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Re: Question about byte-compiler warning

From: Vinicius Jose Latorre
Subject: Re: Question about byte-compiler warning
Date: Tue, 25 Sep 2007 15:51:02 -0300
User-agent: Mozilla/5.0 (X11; U; Linux i686; en-US; rv: Gecko/20070802 SeaMonkey/1.1.4

Stefan Monnier wrote:
Create a test file like:

((featurep 'xemacs)
 (defun bar ()
   (message "bar XEmacs"))
 (defun foo ()
 (defun bar ()
   (message "bar Emacs"))
 (defun foo ()

(defun foobar ()

Now byte-compile the file above.

The byte-compiler gives the following warning:

   In end of data:
   test.el:17:1:Warning: the following functions are not known to be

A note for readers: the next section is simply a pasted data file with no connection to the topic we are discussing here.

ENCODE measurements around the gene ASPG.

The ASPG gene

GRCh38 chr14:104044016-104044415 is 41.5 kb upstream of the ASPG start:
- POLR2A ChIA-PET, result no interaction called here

bar, foo

But aren't these functions (bar and foo) defined using cond construct?

Why does the byte-compiler give this warning?

The byte-compiler only considers as defined a function which is trivially
obviously defined without having to do any kind of analysis.  I.e. it
doesn't look inside conditionals (or even inside `let's) to figure out what
might be defined in there.

A workaround I use sometimes is

   (defalias 'foo
     (if <toto>
         (lambda (bla) bli)
       (lambda (blo) blu)))

When the condition <toto> is used for several functions, this is a bit
inconvenient, tho.

Ok, but wasn't the construction:

  ((featurep 'xemacs)
    <xemacs-part> )
    <emacs-part> ))

recognized by the byte-compiler as a kind of conditional byte-compilation?

BTW, the byte-compiler gives no warning to the construction:

    ((featurep 'xemacs) <xemacs-part>)
    (t <emacs-part> ))))

It could also be used as an alternative construction.


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